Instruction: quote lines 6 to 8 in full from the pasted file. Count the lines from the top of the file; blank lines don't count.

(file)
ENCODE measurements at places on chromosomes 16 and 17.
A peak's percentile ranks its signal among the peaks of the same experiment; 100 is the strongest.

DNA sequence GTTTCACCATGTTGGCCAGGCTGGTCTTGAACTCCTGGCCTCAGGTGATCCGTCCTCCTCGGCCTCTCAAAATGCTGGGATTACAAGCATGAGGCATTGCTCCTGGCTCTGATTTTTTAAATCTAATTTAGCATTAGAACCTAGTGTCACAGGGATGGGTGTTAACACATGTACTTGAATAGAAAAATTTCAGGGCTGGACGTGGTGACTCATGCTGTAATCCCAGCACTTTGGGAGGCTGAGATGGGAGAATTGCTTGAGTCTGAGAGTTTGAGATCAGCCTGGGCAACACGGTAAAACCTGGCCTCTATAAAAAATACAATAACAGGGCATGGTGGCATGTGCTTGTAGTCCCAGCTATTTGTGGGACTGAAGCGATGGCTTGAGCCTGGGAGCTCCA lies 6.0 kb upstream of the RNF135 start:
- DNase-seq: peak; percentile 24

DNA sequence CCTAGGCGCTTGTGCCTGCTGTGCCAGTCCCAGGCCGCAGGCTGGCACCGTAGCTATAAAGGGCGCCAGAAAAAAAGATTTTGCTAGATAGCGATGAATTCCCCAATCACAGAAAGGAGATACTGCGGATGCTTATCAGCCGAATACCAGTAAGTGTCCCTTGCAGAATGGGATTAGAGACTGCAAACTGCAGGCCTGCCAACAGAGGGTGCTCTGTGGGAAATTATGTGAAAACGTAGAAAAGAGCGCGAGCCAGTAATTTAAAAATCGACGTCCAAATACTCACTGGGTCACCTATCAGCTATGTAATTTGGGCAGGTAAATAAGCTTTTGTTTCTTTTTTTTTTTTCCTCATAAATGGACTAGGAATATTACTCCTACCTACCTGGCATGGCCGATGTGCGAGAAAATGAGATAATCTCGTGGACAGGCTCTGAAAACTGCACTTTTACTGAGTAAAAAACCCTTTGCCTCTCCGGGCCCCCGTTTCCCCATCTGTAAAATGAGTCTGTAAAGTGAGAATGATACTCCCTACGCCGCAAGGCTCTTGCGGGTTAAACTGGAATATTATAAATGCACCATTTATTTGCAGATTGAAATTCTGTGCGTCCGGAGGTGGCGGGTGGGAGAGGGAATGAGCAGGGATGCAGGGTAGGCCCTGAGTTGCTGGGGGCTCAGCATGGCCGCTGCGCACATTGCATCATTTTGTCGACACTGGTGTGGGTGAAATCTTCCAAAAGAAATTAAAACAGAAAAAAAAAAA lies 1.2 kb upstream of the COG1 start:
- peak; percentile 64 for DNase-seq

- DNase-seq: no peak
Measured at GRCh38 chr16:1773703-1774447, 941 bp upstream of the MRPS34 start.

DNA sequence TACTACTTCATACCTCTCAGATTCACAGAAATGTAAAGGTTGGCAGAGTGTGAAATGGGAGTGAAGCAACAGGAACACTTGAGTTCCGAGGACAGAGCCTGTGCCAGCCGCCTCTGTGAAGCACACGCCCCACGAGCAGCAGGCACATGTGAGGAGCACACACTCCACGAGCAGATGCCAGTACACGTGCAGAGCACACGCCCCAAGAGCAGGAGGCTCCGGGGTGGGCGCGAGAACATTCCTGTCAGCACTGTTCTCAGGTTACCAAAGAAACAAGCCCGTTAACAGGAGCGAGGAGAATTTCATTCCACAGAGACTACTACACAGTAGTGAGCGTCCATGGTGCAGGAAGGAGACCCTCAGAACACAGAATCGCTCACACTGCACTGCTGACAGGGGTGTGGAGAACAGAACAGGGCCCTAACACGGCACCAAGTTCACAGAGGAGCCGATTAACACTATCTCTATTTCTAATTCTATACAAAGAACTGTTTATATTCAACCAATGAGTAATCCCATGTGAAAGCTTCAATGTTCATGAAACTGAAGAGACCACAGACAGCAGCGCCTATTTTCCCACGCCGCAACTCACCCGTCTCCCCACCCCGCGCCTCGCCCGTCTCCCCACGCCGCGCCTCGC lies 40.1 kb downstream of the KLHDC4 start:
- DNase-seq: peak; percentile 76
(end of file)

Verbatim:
- peak; percentile 64 for DNase-seq

- DNase-seq: no peak
Measured at GRCh38 chr16:1773703-1774447, 941 bp upstream of the MRPS34 start.